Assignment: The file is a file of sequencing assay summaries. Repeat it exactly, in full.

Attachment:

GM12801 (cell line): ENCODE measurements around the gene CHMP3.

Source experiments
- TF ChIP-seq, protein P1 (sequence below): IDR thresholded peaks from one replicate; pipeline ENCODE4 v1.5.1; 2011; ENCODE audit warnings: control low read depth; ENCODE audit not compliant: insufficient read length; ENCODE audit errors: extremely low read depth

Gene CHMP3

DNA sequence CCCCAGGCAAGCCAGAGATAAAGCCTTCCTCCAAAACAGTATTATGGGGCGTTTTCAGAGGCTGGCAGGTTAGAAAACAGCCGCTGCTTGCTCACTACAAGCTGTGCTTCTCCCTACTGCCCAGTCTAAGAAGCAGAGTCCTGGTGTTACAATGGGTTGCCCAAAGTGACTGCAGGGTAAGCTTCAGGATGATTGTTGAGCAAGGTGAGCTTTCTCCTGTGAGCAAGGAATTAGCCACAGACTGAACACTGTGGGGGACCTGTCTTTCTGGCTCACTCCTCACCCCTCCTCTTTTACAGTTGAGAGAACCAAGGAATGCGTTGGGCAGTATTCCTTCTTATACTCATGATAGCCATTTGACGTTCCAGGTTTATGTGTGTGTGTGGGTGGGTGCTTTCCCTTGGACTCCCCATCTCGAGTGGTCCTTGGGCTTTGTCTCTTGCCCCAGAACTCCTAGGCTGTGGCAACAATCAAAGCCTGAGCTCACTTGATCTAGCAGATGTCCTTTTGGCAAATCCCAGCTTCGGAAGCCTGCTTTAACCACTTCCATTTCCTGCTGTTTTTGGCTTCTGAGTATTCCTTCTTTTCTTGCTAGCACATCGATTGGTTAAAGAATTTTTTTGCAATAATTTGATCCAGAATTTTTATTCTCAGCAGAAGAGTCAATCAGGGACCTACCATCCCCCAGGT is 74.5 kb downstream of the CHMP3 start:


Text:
GM12801 (cell line): ENCODE measurements around the gene CHMP3.

Source experiments
- TF ChIP-seq, protein P1 (sequence below): IDR thresholded peaks from one replicate; pipeline ENCODE4 v1.5.1; 2011; ENCODE audit warnings: control low read depth; ENCODE audit not compliant: insufficient read length; ENCODE audit errors: extremely low read depth

Gene CHMP3

DNA sequence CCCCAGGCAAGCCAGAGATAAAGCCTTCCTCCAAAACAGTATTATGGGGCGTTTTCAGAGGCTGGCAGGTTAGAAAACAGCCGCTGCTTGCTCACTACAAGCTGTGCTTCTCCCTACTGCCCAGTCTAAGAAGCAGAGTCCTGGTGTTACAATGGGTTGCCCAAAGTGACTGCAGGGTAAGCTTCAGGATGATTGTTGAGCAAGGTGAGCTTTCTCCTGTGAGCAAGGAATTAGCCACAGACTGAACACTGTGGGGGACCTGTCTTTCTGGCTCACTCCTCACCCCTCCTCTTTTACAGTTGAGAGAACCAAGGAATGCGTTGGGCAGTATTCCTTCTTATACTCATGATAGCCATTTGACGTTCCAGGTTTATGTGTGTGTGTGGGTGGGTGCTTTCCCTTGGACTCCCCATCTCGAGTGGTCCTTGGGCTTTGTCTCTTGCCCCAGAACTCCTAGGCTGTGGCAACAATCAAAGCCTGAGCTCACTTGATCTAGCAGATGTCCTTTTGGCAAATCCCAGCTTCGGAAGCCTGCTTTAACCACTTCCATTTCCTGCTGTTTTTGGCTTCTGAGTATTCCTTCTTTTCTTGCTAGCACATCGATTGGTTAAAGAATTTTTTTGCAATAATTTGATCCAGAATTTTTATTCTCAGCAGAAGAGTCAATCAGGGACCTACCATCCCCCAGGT is 74.5 kb downstream of the CHMP3 start: